Today's Baking and Books is brought to you by the letter B: bread and Brontë! Norwegian Christmas bread, or Julekake, is an institution in my husband's family. My mother-in-law makes it every year. The first time I went up to visit his parents in Michigan was for Christmas (and let me tell you, Upper Michigan is COLD in the winter!). Among many other new and often strange Scandinavian dishes, I was introduced to Christmas bread, which is best when toasted and served with butter. It is a yeast bread with cardamom and candied fruit - and it's completely delicious! My husband doesn't use a recipe (I don't even think he measures anything out anymore, he knows this bread so well) but he assures me that it's similar to this one, if you'd like to try your hand at Julekake. He uses butter, not margarine, and adds an egg yolk. It's extraordinarily versatile: the perfect breakfast, or dessert, or afternoon snack with tea or cocoa.
Last winter, I read Jane Eyre for the first time, and it completely changed my life. It got me started reading classics; I began seeing parallels between great literature and the musicological and historical research I pursue; it was eventually the spark to start this book blog. As I pondered what big reading project to tackle this winter break, I spotted my copy of Villette in my to-read stack. I don't know about the rest of you, but I find Charlotte Brontë's writing to be so cozy in winter. There's something about cuddling up under a blanket that makes it easier to encounter the difficult situations her heroines find themselves in, and the often oppressive and gloomy atmosphere of her books feels cold to me. In addition, the protagonist of Villette is Lucy Snowe - how could I read this book at any other time than in winter? I'm about nine chapters in, and enjoying Villette immensely, though it feels very different than my beloved Jane Eyre. I'm determined now to read a new Brontë novel each winter break, and as there are five more books (Charlotte's Shirley and The Professor, Emily's Wuthering Heights, and Anne's Agnes Grey and The Tenant of Wildfell Hall), this plan ought to last me through the completion of my dissertation.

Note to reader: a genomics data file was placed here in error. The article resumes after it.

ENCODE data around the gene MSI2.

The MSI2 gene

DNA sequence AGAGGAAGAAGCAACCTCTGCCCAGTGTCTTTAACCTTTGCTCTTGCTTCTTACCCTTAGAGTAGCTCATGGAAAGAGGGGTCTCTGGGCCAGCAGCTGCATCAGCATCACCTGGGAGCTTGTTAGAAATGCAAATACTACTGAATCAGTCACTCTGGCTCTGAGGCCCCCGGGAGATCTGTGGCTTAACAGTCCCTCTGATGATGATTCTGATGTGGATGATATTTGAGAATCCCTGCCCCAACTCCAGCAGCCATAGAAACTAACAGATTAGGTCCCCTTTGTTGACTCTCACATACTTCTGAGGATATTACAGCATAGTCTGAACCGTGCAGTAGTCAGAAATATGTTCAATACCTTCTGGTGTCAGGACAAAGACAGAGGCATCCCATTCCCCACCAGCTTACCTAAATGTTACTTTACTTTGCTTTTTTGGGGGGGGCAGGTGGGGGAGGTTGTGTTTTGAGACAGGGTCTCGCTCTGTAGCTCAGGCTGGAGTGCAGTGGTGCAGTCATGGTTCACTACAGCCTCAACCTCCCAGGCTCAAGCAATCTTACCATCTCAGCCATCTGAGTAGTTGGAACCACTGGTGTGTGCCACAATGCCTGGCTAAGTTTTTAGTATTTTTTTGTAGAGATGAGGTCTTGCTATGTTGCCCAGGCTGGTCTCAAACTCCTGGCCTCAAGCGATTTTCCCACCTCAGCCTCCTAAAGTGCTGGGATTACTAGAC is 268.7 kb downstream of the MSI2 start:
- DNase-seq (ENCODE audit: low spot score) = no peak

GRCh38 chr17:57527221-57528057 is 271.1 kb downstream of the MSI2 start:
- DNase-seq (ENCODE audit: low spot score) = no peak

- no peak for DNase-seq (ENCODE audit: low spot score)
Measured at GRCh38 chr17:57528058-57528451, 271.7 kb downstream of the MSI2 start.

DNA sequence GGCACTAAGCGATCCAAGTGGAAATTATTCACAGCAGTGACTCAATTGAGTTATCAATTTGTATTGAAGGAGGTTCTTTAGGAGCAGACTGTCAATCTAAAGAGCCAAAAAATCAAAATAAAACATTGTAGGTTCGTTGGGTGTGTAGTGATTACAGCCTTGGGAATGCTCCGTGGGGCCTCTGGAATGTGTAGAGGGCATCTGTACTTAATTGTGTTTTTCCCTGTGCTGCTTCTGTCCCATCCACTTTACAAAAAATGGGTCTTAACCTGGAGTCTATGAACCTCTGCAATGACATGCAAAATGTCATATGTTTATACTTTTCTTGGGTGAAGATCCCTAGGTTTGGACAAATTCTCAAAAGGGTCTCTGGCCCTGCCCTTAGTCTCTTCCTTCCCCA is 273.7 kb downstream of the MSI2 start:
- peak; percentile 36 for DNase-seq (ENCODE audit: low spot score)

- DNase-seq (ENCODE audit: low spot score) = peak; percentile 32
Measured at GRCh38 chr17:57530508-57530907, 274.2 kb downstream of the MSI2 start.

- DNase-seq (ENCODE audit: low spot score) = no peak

Later today, I'm off to spend a wonderful couple of hours browsing in the used book store one town over. I even convinced my husband to come along (they have a decent theology section), and because I'm bound to take a lot longer than him, he'll get to hang out in one of the nearby coffee shops we've been meaning to try. With luck, I'll come home with an Eamon Duffy book on the English Reformation, or perhaps a Virago or Penguin Classic. Or, I may come home empty-handed and still smiling. The fun of used-booking is the search, after all!